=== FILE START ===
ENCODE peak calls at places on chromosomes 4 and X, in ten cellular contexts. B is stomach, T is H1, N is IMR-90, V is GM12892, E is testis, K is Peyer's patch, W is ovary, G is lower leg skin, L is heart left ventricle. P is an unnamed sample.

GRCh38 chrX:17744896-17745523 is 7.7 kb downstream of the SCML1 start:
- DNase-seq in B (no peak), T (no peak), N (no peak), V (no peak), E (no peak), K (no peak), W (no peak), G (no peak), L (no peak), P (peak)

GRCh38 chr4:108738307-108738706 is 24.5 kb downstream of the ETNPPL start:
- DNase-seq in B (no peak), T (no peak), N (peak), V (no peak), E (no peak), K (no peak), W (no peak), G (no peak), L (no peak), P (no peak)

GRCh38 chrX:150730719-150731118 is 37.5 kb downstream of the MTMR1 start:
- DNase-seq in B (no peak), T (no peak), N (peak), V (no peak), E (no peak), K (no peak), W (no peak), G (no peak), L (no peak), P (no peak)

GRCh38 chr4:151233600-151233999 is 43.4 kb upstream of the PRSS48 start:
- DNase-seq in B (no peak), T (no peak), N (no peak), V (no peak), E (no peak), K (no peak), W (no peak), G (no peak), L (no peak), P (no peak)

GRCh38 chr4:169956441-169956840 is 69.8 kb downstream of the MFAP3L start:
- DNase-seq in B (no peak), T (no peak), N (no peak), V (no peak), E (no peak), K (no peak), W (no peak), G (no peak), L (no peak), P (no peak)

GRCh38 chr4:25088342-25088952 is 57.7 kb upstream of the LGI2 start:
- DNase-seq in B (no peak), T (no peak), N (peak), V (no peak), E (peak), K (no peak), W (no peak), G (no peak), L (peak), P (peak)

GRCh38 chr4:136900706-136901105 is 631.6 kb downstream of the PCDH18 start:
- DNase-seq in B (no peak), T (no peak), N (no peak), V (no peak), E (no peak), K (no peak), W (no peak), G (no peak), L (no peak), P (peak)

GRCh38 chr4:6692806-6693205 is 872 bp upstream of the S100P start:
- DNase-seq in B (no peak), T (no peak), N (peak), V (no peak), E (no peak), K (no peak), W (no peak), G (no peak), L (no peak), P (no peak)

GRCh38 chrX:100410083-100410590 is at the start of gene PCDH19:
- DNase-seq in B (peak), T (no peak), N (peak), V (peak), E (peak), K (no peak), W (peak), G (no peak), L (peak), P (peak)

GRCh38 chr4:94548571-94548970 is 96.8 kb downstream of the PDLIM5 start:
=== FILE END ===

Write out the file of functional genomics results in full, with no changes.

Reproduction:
ENCODE peak calls at places on chromosomes 4 and X, in ten cellular contexts. B is stomach, T is H1, N is IMR-90, V is GM12892, E is testis, K is Peyer's patch, W is ovary, G is lower leg skin, L is heart left ventricle. P is an unnamed sample.

GRCh38 chrX:17744896-17745523 is 7.7 kb downstream of the SCML1 start:
- DNase-seq in B (no peak), T (no peak), N (no peak), V (no peak), E (no peak), K (no peak), W (no peak), G (no peak), L (no peak), P (peak)

GRCh38 chr4:108738307-108738706 is 24.5 kb downstream of the ETNPPL start:
- DNase-seq in B (no peak), T (no peak), N (peak), V (no peak), E (no peak), K (no peak), W (no peak), G (no peak), L (no peak), P (no peak)

GRCh38 chrX:150730719-150731118 is 37.5 kb downstream of the MTMR1 start:
- DNase-seq in B (no peak), T (no peak), N (peak), V (no peak), E (no peak), K (no peak), W (no peak), G (no peak), L (no peak), P (no peak)

GRCh38 chr4:151233600-151233999 is 43.4 kb upstream of the PRSS48 start:
- DNase-seq in B (no peak), T (no peak), N (no peak), V (no peak), E (no peak), K (no peak), W (no peak), G (no peak), L (no peak), P (no peak)

GRCh38 chr4:169956441-169956840 is 69.8 kb downstream of the MFAP3L start:
- DNase-seq in B (no peak), T (no peak), N (no peak), V (no peak), E (no peak), K (no peak), W (no peak), G (no peak), L (no peak), P (no peak)

GRCh38 chr4:25088342-25088952 is 57.7 kb upstream of the LGI2 start:
- DNase-seq in B (no peak), T (no peak), N (peak), V (no peak), E (peak), K (no peak), W (no peak), G (no peak), L (peak), P (peak)

GRCh38 chr4:136900706-136901105 is 631.6 kb downstream of the PCDH18 start:
- DNase-seq in B (no peak), T (no peak), N (no peak), V (no peak), E (no peak), K (no peak), W (no peak), G (no peak), L (no peak), P (peak)

GRCh38 chr4:6692806-6693205 is 872 bp upstream of the S100P start:
- DNase-seq in B (no peak), T (no peak), N (peak), V (no peak), E (no peak), K (no peak), W (no peak), G (no peak), L (no peak), P (no peak)

GRCh38 chrX:100410083-100410590 is at the start of gene PCDH19:
- DNase-seq in B (peak), T (no peak), N (peak), V (peak), E (peak), K (no peak), W (peak), G (no peak), L (peak), P (peak)

GRCh38 chr4:94548571-94548970 is 96.8 kb downstream of the PDLIM5 start: